Increase TFS 2013 task board work item limit

Today one of our task boards hit this:

Board exceeded number of items allowed

No worries, we’ll just follow the link and increase the limit. That however takes you to Customize the Task Board Page for Visual Studio 2012. From what I have done previously I knew this would not apply to TFS 2013. The command is to export the agile process config and in 2013 this has all been combined to be the one process config. Looking through my process config though I could not find the IterationBacklog element, so I run the command anyway and get:

Warning: This command is obsolete. Use 'witadmin exportprocessconfig' instead.

In the 2013 process config, although there is not an IterationBacklog element, there is PortfolioBacklog, RequirementBacklog and TaskBacklog. The same attribute workItemCountLimit still applies and it goes on the TaskBacklog element. The details can be found in Configure and customize Agile planning tools for a team project.

The steps however are very simple:

  1. Export your process config
    witadmin exportprocessconfig /collection:http://tfs:8080/tfs/DefaultCollection /p:TeamProject /f:ProcessConfiguration.xml
  2. Add workItemCountLimit attribute to your TaskBacklog element

    <TaskBacklog category="Microsoft.TaskCategory" parent="Microsoft.RequirementCategory" pluralName="Tasks" singularName="Task" workItemCountLimit="800">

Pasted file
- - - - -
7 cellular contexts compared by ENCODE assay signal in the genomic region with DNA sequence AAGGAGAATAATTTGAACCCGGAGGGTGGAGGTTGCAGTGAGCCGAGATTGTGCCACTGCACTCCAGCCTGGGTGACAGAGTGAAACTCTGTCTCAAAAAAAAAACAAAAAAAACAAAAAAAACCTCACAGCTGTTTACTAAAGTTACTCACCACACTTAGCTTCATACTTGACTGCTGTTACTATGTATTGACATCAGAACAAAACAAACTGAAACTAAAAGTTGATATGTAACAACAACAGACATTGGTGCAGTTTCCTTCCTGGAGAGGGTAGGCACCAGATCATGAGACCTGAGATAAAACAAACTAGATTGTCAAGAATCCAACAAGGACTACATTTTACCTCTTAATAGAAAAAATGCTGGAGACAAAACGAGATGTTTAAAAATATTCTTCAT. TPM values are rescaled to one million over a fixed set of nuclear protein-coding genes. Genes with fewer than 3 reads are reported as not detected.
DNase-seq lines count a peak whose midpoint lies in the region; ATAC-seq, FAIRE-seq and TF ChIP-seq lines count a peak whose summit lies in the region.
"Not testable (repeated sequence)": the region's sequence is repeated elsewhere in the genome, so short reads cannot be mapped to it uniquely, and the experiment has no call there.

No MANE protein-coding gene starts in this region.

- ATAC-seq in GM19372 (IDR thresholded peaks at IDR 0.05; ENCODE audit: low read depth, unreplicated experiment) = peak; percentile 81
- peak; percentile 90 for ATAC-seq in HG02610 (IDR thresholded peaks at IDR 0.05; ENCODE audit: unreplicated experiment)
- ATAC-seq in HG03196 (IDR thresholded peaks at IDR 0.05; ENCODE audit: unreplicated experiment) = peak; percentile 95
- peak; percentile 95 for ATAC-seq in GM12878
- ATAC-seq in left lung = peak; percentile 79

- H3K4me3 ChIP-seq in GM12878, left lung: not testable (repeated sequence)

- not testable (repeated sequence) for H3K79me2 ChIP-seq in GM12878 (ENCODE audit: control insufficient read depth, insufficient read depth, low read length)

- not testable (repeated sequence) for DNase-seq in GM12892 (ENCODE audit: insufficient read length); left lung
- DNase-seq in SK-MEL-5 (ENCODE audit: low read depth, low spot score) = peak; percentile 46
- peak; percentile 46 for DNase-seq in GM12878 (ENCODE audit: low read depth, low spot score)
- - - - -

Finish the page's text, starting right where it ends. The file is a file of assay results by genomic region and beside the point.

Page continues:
3. Import your modified process config

    witadmin importprocessconfig /collection:http://tfs:8080/tfs/DefaultCollection /p:TeamProject /f:ProcessConfiguration.xml

Note that the default is 500 and the maximum allowed is 1500.

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No need to use DateTime UTC again!

We were always taught, whenever storing or comparing dates always store them as UTC. That’s how I remember it at least. But that is not actually the correct answer. According to the detailed Coding Best Practices Using DateTime in the .NET Framework the rules state “a developer is responsible for keeping track of time-zone information associated with a DateTime value via some external mechanism”. Which leads to the recommended Storage Strategies Best Practice #1:

When coding, store the time-zone information associated with a DateTime type in an adjunct variable.

I don’t think I have ever seen this actually done. But no worries, since .NET 3.5 and SQL Server 2008 there is new type to use. Today I was just introduced to DateTimeOffset. This solves the issues of storage and calculations ensuring that the time zone offset is always stored with the date.

Represents a point in time, typically expressed as a date and time of day, relative to Coordinated Universal Time (UTC).

The code sample on the documentation page I think shows the difference and usefulness quite well.

using System;

public class DateArithmetic
   public static void Main()
      DateTime date1, date2;
      DateTimeOffset dateOffset1, dateOffset2;
      TimeSpan difference;

      // Find difference between Date.Now and Date.UtcNow
      date1 = DateTime.Now;
      date2 = DateTime.UtcNow;
      difference = date1 - date2;
      Console.WriteLine("{0} - {1} = {2}", date1, date2, difference);

      // Find difference between Now and UtcNow using DateTimeOffset
      dateOffset1 = DateTimeOffset.Now;